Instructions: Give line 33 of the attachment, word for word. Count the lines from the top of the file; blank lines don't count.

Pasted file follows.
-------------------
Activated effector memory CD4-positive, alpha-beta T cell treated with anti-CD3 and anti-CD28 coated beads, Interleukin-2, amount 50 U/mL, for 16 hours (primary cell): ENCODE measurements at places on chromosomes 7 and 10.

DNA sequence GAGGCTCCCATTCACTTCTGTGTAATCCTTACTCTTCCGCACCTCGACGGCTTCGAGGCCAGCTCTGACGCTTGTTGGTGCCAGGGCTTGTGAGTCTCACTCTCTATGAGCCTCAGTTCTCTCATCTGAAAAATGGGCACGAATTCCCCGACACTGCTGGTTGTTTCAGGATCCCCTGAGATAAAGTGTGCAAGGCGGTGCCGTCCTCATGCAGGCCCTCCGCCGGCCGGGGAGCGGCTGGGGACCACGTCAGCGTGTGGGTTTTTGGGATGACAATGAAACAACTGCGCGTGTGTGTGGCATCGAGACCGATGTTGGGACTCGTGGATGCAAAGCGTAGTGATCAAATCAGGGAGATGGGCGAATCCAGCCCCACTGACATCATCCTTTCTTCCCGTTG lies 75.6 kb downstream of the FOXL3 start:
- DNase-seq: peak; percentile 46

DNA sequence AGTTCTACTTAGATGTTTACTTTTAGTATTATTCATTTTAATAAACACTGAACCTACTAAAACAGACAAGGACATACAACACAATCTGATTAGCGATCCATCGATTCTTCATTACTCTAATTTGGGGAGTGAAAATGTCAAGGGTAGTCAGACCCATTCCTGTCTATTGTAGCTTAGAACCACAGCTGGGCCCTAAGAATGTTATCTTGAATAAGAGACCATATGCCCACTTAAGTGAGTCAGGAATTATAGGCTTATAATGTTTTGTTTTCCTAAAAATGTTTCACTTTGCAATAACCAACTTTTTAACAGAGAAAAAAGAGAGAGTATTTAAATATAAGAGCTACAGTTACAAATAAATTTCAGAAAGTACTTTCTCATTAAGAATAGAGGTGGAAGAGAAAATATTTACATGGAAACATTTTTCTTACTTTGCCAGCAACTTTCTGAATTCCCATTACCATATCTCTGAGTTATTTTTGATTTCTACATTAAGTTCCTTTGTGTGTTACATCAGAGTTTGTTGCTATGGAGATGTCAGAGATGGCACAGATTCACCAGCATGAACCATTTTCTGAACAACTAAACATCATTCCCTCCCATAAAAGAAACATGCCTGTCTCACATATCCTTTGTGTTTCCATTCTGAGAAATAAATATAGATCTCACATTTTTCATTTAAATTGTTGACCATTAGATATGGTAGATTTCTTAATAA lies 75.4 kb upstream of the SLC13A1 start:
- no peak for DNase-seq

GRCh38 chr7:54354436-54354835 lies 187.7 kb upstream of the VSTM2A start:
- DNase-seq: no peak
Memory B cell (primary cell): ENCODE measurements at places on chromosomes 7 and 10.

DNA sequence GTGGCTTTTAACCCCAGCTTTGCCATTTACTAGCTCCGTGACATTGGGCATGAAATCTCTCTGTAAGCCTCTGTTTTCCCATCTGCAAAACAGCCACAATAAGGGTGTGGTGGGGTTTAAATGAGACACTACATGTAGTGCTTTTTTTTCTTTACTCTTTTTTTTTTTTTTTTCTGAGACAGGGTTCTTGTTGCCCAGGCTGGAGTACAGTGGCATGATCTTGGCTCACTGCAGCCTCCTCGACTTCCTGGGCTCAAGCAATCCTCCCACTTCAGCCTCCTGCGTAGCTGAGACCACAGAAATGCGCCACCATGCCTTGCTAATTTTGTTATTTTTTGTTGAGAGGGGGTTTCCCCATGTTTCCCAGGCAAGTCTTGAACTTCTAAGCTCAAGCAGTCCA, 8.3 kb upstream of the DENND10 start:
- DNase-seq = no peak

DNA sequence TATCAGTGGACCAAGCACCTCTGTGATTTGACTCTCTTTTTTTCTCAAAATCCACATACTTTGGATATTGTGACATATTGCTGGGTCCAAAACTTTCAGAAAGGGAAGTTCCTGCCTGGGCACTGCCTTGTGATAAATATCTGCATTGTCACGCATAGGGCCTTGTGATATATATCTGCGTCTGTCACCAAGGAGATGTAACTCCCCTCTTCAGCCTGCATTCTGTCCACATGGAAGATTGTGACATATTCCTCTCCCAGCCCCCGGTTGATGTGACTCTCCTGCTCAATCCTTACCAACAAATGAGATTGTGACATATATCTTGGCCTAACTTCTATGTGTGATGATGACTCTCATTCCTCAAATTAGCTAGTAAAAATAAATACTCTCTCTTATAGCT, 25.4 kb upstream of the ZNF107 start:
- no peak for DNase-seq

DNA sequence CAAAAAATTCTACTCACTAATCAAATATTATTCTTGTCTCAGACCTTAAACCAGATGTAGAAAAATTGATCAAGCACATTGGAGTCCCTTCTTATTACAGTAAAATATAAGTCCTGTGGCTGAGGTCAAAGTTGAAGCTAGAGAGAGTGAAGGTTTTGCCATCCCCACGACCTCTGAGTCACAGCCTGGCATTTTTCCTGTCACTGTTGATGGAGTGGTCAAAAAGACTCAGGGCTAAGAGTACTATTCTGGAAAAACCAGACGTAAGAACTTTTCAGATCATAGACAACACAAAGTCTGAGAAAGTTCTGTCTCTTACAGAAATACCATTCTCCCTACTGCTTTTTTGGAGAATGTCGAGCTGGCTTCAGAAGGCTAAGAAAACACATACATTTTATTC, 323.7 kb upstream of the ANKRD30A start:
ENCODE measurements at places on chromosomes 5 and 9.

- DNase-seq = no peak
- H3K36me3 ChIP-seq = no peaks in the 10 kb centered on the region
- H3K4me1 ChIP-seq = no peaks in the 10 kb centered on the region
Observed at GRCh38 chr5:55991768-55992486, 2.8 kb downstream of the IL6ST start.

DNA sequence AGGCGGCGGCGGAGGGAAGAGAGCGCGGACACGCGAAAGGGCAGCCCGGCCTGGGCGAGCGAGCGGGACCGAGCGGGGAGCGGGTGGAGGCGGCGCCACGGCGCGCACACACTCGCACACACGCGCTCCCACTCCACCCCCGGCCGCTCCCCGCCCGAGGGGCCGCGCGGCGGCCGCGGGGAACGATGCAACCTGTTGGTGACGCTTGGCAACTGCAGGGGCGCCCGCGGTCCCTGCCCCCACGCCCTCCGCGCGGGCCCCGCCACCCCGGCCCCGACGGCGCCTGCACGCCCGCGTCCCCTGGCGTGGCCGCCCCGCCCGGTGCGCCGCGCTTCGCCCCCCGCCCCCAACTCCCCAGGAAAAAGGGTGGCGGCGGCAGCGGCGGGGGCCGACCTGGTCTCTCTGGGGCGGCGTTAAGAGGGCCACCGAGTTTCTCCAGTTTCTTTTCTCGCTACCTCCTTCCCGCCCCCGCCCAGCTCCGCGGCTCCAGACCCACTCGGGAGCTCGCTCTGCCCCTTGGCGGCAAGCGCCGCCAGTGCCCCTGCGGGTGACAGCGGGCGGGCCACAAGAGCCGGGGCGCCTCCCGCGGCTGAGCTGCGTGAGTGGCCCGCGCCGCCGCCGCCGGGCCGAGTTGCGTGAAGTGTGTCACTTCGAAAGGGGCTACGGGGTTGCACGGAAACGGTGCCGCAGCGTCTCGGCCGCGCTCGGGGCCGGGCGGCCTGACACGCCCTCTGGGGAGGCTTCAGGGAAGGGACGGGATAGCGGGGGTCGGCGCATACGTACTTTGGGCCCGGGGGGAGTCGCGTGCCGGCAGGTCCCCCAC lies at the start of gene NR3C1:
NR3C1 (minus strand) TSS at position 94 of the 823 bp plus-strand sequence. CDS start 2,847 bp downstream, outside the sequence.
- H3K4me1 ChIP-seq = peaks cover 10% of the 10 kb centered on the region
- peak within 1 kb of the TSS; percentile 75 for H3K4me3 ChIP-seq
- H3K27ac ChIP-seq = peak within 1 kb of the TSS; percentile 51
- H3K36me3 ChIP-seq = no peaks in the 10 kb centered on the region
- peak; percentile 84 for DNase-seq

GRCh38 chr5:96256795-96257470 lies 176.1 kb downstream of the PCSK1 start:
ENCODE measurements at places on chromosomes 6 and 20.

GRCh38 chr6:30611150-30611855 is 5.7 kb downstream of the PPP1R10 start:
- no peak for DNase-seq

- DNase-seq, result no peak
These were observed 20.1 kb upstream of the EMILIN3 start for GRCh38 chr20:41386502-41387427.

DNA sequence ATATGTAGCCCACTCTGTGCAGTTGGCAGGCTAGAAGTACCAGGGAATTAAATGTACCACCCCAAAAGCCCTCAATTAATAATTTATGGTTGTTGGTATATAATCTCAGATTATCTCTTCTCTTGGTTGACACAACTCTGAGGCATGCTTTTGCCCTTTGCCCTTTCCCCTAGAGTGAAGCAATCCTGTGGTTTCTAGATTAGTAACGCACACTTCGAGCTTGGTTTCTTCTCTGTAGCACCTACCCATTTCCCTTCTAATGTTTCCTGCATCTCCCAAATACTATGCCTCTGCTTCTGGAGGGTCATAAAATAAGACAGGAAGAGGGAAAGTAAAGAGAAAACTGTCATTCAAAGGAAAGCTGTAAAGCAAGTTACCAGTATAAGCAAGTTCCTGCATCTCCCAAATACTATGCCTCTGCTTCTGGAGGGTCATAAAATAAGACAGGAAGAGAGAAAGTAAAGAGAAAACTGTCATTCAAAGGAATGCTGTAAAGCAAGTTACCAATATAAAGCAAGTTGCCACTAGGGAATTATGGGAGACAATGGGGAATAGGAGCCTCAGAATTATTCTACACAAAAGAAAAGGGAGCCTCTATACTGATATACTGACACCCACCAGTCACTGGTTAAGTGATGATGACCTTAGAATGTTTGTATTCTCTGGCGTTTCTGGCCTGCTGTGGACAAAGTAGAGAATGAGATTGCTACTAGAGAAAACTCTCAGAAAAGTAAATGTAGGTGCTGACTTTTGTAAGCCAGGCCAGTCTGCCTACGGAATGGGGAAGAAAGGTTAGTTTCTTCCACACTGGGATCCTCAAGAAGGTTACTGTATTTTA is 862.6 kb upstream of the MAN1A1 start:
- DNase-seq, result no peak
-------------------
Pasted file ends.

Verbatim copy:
- DNase-seq, result no peak